The Washington Post reported that ‘the opponents gathered nearly 25,000 signatures for on an online protest petition, and have encouraged residents of the former capital of the Confederacy to display American flags outside their homes and to flood social media with images of the stars and stripes.’ An American flag approximately 60 feet wide was unfurled at a construction site in downtown Richmond about noon today.

The ceremony today

The ceremony today

The private land, on which the Confederate flag flies, was donated for the purpose of permanently flying it near a highway where it can be viewed by tens of thousands of people daily. From the highway, the bright red and blue of the flag’s stars and bars can be seen through the trees.

According to reports, a rendition of “Dixie” was sung and a bagpiper played “Amazing Grace.” Small Confederate flags were handed out and water was distributed in bottles with the name “Dixie Pride.”

Susan Hathaway, a member of the Virginia flaggers, told the crowd Confederate symbols are being snuffed out and they have a duty to responded when the South’s “honor is attacked.”

“As sons and daughters of the South, we have inherited a birthright. Ours is a proud heritage,” she said. “We are descendants of Confederates, we are friends of Confederates. … The flag that is being raised today will be a living, breathing memorial to our Confederate dead.”

Online postings of the event commented that as the flag was unfurled and hoisted up a pole it was greeted by ‘hoots and hollers and more than a few rebel yells’ and a ‘volley of rifle fire sounded as the flag flew.’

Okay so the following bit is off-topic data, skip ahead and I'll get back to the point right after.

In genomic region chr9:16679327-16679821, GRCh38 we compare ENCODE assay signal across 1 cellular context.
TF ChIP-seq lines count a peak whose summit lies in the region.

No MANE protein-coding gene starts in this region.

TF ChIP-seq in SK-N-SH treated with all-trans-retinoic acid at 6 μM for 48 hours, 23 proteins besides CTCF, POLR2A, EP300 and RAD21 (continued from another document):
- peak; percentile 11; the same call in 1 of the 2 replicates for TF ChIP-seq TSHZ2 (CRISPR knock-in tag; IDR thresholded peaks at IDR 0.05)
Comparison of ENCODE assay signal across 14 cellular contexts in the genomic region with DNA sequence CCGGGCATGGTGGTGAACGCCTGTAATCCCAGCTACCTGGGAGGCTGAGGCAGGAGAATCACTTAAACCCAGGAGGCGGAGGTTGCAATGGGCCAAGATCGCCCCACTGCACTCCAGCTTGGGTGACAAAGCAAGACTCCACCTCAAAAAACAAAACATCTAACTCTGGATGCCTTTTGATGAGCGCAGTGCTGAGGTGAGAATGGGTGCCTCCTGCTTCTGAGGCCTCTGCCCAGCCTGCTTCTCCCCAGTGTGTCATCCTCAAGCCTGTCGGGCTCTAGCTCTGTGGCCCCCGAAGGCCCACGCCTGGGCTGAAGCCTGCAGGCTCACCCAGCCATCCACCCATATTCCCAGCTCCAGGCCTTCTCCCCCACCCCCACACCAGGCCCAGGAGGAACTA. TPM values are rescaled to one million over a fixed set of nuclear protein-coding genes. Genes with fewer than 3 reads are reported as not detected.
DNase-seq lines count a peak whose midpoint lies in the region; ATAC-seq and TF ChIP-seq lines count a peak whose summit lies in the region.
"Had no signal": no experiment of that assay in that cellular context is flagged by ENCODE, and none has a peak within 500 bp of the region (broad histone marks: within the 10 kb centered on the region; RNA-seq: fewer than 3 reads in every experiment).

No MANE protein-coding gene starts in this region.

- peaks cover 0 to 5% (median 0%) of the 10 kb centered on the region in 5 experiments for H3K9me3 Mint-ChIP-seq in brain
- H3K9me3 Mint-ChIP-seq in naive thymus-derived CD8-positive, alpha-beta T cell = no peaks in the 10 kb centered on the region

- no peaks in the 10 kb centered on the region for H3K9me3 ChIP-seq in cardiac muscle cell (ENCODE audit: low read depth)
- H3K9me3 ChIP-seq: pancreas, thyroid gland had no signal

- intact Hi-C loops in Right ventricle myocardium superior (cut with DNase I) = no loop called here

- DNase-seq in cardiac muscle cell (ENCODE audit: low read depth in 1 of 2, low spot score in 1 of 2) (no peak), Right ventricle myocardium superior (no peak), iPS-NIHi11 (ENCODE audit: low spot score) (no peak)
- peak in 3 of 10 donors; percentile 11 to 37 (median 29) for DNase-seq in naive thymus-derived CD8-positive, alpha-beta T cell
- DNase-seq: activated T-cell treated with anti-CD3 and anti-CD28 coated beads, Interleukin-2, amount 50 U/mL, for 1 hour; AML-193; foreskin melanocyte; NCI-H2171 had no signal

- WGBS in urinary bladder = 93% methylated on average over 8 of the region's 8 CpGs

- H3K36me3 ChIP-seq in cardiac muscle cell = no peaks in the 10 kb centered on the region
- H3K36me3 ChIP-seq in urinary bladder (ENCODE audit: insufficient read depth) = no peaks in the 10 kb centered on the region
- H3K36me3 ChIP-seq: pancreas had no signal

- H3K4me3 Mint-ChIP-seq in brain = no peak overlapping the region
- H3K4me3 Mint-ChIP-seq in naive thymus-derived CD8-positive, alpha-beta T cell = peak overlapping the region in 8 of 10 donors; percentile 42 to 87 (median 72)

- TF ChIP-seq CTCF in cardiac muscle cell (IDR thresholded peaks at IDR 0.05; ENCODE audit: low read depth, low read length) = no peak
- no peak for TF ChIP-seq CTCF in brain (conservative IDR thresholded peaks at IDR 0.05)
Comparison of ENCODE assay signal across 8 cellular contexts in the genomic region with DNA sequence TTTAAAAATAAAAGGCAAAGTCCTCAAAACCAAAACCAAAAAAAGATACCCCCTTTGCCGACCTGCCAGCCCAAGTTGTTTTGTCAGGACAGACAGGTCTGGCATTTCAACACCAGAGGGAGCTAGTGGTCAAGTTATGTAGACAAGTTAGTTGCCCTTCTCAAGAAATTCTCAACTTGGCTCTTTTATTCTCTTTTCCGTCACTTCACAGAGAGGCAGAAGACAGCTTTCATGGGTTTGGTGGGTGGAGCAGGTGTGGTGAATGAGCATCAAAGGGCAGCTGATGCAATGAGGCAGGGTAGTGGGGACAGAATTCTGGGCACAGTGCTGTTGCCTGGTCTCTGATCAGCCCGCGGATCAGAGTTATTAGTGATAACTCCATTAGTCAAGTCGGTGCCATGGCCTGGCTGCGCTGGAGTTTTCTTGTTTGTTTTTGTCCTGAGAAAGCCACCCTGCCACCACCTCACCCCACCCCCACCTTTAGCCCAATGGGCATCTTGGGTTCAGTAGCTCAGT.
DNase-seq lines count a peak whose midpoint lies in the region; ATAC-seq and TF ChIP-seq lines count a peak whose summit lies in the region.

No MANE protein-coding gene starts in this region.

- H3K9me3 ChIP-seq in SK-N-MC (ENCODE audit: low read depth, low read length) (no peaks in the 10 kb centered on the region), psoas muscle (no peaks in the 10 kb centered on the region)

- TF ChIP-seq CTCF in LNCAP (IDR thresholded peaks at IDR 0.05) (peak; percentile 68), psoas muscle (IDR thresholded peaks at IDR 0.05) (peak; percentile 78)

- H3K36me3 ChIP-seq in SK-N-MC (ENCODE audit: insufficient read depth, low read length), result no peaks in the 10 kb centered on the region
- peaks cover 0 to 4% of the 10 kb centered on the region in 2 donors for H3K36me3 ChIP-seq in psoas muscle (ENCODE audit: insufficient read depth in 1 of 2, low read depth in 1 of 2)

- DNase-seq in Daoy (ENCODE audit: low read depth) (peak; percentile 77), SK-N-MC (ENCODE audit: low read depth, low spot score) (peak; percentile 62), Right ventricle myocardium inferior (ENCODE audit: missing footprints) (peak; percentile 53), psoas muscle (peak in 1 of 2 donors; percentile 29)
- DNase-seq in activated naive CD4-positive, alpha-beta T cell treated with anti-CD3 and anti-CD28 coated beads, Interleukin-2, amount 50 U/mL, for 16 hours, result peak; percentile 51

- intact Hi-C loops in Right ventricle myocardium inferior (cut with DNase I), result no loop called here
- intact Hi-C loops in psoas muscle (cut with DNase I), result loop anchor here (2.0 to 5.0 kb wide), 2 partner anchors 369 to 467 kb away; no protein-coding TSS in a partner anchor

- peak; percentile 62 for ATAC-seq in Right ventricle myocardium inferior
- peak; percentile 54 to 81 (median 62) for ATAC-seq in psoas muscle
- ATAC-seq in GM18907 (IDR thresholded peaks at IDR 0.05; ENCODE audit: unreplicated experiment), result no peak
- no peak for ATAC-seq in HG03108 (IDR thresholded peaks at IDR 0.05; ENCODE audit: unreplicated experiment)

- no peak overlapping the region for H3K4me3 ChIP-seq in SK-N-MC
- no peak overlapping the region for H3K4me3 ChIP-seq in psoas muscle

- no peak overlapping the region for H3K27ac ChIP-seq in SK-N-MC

One-hundred-and-fifty years after the Civil War, the Confederate flag still evokes strong emotions in the South.

Earlier this year, a Confederate battle flag that hung inside the old North Carolina State Capitol to mark the sesquicentennial of the Civil War was taken down after civil rights leaders raised concerns.

I communicate with a gentleman called ‘Southern Gent’ who wished to attend this event today in support of the flag. I wonder if he went and what he made of it. It’s such a controversial topic, and one that I am finding puzzling and intriguing both historically and currently.

Pie eating contest next weekend

Next weekend is the Highland Fair in Howard County and it’s all pumpkins and Halloween parades and stuff like that. Lovely!

But what I really want to see is the pie-eating contest! Excellent! It reminds me of that scene in the movie Stand by Me. I might even participate, who knows!

Chowing down :)

Chowing down 🙂

Driving like an American

Today I confirmed to myself that I have started driving like an American. Undercutting on the inside lane, not indicating, pulling out and speeding up. Oh my! What’s happened to my British Highway Code?!

I’m not usually an ‘if you can’t beat them, join them’ person, but I actually can’t beat them at all on the roads, so I might as well join them! 😉